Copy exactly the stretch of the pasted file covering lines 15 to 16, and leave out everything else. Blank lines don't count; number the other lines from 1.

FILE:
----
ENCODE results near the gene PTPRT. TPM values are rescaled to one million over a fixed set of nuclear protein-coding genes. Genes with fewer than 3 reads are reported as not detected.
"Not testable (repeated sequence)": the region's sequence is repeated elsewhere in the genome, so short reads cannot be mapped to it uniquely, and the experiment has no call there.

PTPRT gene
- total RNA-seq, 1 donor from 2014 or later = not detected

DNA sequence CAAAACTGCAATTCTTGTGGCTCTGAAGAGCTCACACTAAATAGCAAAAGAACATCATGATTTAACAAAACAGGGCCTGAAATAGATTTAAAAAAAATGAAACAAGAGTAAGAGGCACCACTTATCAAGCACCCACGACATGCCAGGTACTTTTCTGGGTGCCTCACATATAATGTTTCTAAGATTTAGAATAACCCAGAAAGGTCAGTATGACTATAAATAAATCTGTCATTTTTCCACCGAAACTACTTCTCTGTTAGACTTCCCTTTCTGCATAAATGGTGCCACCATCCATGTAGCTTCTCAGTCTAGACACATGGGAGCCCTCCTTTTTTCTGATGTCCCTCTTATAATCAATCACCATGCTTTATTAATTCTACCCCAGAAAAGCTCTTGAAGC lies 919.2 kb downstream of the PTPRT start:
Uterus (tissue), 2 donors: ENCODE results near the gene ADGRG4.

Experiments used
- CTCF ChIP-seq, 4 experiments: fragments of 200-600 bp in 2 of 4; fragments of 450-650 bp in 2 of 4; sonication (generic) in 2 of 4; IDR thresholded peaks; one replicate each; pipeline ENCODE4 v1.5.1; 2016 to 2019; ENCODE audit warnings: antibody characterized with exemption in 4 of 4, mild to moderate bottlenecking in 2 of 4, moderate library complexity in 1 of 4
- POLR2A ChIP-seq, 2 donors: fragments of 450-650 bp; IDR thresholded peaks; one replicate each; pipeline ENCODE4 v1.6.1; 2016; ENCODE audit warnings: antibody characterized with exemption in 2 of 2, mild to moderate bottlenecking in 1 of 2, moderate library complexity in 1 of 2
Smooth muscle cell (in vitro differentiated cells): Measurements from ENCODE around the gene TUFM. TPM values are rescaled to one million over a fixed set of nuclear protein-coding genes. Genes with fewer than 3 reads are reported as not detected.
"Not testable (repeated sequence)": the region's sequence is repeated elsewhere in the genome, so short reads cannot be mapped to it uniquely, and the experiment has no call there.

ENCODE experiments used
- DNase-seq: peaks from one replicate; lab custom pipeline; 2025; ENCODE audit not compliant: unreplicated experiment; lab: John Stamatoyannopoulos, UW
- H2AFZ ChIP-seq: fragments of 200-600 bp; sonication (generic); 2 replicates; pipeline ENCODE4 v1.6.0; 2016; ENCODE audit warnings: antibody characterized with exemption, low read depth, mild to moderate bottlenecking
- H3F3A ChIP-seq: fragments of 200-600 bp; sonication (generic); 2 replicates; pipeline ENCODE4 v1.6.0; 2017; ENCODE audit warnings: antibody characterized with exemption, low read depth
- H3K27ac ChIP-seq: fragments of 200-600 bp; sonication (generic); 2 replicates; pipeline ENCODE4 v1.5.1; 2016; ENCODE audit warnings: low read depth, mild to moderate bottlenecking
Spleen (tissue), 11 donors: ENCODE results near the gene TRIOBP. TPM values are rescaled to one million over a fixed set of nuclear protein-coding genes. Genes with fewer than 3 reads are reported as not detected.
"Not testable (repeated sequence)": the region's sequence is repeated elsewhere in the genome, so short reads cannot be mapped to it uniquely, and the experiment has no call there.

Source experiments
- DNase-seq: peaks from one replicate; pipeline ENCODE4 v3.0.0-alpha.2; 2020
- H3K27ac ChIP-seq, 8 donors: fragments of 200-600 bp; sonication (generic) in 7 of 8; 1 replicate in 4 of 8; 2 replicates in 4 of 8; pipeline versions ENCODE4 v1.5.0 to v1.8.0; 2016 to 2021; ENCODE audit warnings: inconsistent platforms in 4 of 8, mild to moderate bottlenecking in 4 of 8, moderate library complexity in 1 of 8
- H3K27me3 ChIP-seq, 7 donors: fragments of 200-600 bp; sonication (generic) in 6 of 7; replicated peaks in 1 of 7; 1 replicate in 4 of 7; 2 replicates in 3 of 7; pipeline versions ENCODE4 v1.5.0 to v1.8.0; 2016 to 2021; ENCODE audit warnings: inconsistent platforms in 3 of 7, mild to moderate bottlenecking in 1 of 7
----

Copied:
- H3F3A ChIP-seq: fragments of 200-600 bp; sonication (generic); 2 replicates; pipeline ENCODE4 v1.6.0; 2017; ENCODE audit warnings: antibody characterized with exemption, low read depth
- H3K27ac ChIP-seq: fragments of 200-600 bp; sonication (generic); 2 replicates; pipeline ENCODE4 v1.5.1; 2016; ENCODE audit warnings: low read depth, mild to moderate bottlenecking